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ARS Home » Northeast Area » Leetown, West Virginia » Cool and Cold Water Aquaculture Research » Research » Publications at this Location » Publication #324233

Research Project: Integrated Research Approaches for Improving Production Efficiency in Salmonids

Location: Cool and Cold Water Aquaculture Research

Title: Weighted ssGBLUP improves genomic selection accuracy for bacterial cold water disease resistance in a rainbow trout population

item FRAGOMENI, BRENO - University Of Georgia
item LOURENCO, DANIELA - University Of Georgia
item Vallejo, Roger
item Palti, Yniv
item MISZTAL, IGNACY - University Of Georgia

Submitted to: Plant and Animal Genome
Publication Type: Abstract Only
Publication Acceptance Date: 12/15/2015
Publication Date: 1/9/2016
Citation: Fragomeni, B., Lourenco, D., Vallejo, R.L., Palti, Y., Misztal, I. 2016. Weighted ssGBLUP improves genomic selection accuracy for bacterial cold water disease resistance in a rainbow trout population [Abstract]. Plant and Animal Genome. Paper No. 3-208.

Interpretive Summary:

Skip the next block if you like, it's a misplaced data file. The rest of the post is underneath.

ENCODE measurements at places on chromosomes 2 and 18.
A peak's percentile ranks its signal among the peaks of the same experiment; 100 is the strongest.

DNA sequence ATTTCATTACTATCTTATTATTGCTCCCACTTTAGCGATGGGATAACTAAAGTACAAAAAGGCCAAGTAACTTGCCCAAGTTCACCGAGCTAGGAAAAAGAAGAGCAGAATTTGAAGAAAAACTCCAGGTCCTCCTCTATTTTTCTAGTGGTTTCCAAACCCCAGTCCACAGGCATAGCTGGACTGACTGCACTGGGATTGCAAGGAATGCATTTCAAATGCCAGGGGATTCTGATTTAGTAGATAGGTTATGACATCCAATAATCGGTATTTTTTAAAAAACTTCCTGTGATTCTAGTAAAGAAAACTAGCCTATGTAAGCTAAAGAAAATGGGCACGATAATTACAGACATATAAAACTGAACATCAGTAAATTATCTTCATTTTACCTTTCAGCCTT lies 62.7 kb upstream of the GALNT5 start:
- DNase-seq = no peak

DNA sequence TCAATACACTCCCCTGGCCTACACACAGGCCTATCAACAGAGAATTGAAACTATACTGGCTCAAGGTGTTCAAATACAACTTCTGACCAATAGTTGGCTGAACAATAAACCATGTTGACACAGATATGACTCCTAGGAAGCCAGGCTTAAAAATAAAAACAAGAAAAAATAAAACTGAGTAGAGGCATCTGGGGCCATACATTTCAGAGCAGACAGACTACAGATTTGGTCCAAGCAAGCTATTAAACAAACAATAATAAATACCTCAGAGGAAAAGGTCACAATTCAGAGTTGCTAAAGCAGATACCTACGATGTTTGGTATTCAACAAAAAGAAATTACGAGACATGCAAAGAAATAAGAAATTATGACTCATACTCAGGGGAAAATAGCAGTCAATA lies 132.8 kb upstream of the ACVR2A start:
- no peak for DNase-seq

Technical Abstract: The objective of this study was to compare methods for genomic evaluation in a Rainbow Trout (Oncorhynchus mykiss) population for survival when challenged by Flavobacterium psychrophilum, the causative agent of bacterial cold water disease (BCWD). The used methods were: 1)regular ssGBLUP that assumes all SNPs have the same variance; 2)weighted ssGBLUP (wssGBLUP) that gives more weight to SNPs that explain considerable portion of the genetic variance; both GEBV and SNP effects are updated iteratively; 3)BayesB that performs variable selection. The benchmark method was traditional BLUP. While BayesB used only phenotypes of genotyped animals, ssGBLUP considered all phenotypes, genotypes, and pedigrees jointly. Phenotypes and pedigrees were available for 4,004 and 5,104 individuals, respectively; whereas 2,490 animals were genotyped for 41k SNPs. Accuracy was the correlation between adjusted phenotype and GEBV divided by the square root of heritability, in a 5-fold cross validation. Accuracies obtained from BLUP, ssGBLUP, BayesB, and wssGBLUP were 0.19, 0.45, 0.61 and 0.63, respectively. The increased accuracy obtained by weighting SNP differently can be explained by presence of large QTL, by population structure (which can lead to fewer independent chromosome segments that may have larger effects), or by the small size of the genotyped population. In Manhattan plots, iteration number 3 had some SNPs explaining more than 7% of the genetic variance of the trait, meanwhile regular ssGBLUP had all regions explaining less than 0.25%. WssGBLUP utilizes all the available information, is simple to apply for complex models, and was the most accurate method in this study.